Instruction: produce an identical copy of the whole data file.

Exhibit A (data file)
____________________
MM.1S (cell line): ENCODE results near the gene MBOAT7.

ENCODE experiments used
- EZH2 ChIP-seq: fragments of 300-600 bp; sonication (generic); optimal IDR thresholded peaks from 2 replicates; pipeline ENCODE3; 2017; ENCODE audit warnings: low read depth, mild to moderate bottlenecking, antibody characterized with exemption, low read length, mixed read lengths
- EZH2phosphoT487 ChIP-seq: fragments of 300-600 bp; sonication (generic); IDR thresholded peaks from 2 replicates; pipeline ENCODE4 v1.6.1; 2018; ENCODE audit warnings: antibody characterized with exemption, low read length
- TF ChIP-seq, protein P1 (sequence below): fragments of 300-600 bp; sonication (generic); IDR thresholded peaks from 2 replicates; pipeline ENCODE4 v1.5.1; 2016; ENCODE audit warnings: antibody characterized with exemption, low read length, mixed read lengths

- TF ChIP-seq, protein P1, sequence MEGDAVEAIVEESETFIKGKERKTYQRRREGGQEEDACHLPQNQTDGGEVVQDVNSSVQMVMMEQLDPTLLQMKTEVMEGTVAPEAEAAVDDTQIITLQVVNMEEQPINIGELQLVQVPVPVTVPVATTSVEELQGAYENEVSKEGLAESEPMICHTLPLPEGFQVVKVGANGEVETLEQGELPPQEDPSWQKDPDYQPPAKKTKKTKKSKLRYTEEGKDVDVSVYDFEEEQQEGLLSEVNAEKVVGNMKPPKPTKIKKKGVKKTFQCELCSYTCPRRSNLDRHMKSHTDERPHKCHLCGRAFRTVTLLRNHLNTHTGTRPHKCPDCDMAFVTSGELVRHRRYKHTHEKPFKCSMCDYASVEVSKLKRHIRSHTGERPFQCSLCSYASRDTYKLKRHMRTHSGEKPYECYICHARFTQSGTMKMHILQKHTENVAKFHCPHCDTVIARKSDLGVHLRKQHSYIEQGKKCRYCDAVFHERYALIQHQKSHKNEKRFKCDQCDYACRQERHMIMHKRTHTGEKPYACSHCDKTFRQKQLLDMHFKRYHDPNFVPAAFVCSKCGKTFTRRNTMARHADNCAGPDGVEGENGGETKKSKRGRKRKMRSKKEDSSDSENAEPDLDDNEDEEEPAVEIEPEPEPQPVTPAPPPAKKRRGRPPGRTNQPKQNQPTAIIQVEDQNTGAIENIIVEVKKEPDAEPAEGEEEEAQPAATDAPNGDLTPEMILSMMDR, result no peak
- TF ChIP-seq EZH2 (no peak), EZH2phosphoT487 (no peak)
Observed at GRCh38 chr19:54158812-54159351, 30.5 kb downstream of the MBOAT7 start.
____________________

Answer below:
MM.1S (cell line): ENCODE results near the gene MBOAT7.

ENCODE experiments used
- EZH2 ChIP-seq: fragments of 300-600 bp; sonication (generic); optimal IDR thresholded peaks from 2 replicates; pipeline ENCODE3; 2017; ENCODE audit warnings: low read depth, mild to moderate bottlenecking, antibody characterized with exemption, low read length, mixed read lengths
- EZH2phosphoT487 ChIP-seq: fragments of 300-600 bp; sonication (generic); IDR thresholded peaks from 2 replicates; pipeline ENCODE4 v1.6.1; 2018; ENCODE audit warnings: antibody characterized with exemption, low read length
- TF ChIP-seq, protein P1 (sequence below): fragments of 300-600 bp; sonication (generic); IDR thresholded peaks from 2 replicates; pipeline ENCODE4 v1.5.1; 2016; ENCODE audit warnings: antibody characterized with exemption, low read length, mixed read lengths

- TF ChIP-seq, protein P1, sequence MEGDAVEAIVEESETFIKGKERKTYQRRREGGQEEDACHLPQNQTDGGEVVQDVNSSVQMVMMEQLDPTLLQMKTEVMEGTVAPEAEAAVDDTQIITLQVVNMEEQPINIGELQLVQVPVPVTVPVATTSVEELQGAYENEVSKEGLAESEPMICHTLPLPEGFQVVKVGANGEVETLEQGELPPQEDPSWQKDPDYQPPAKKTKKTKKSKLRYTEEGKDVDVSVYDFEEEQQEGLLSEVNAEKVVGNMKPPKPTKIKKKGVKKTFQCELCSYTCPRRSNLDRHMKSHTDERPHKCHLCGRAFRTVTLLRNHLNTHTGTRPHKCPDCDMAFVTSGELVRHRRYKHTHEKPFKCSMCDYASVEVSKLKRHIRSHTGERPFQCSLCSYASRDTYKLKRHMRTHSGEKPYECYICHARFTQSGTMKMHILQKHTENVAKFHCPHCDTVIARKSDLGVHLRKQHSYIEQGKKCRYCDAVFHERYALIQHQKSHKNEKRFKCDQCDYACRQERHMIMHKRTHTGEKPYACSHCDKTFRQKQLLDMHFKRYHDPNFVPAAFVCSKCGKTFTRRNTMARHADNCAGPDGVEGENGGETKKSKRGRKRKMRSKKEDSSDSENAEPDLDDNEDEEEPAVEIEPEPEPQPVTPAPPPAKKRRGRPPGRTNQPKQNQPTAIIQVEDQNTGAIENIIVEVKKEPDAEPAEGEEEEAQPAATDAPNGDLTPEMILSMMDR, result no peak
- TF ChIP-seq EZH2 (no peak), EZH2phosphoT487 (no peak)
Observed at GRCh38 chr19:54158812-54159351, 30.5 kb downstream of the MBOAT7 start.